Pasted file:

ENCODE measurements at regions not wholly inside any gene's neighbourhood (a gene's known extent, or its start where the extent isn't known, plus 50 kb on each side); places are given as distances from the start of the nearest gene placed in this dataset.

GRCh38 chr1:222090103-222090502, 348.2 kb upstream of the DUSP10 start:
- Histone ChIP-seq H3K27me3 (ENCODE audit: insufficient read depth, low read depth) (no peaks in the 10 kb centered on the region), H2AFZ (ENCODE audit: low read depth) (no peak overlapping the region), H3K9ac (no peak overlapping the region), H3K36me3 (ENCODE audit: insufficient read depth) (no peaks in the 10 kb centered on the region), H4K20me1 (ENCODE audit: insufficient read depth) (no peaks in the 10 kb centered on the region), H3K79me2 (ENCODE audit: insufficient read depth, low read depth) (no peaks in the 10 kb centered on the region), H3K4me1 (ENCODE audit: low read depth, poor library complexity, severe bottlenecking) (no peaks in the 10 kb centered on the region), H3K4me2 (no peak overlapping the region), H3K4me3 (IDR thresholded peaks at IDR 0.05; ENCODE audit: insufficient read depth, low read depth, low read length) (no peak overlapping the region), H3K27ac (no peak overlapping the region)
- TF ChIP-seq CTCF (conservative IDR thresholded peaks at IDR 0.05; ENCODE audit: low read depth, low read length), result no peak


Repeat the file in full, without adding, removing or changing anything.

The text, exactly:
ENCODE measurements at regions not wholly inside any gene's neighbourhood (a gene's known extent, or its start where the extent isn't known, plus 50 kb on each side); places are given as distances from the start of the nearest gene placed in this dataset.

GRCh38 chr1:222090103-222090502, 348.2 kb upstream of the DUSP10 start:
- Histone ChIP-seq H3K27me3 (ENCODE audit: insufficient read depth, low read depth) (no peaks in the 10 kb centered on the region), H2AFZ (ENCODE audit: low read depth) (no peak overlapping the region), H3K9ac (no peak overlapping the region), H3K36me3 (ENCODE audit: insufficient read depth) (no peaks in the 10 kb centered on the region), H4K20me1 (ENCODE audit: insufficient read depth) (no peaks in the 10 kb centered on the region), H3K79me2 (ENCODE audit: insufficient read depth, low read depth) (no peaks in the 10 kb centered on the region), H3K4me1 (ENCODE audit: low read depth, poor library complexity, severe bottlenecking) (no peaks in the 10 kb centered on the region), H3K4me2 (no peak overlapping the region), H3K4me3 (IDR thresholded peaks at IDR 0.05; ENCODE audit: insufficient read depth, low read depth, low read length) (no peak overlapping the region), H3K27ac (no peak overlapping the region)
- TF ChIP-seq CTCF (conservative IDR thresholded peaks at IDR 0.05; ENCODE audit: low read depth, low read length), result no peak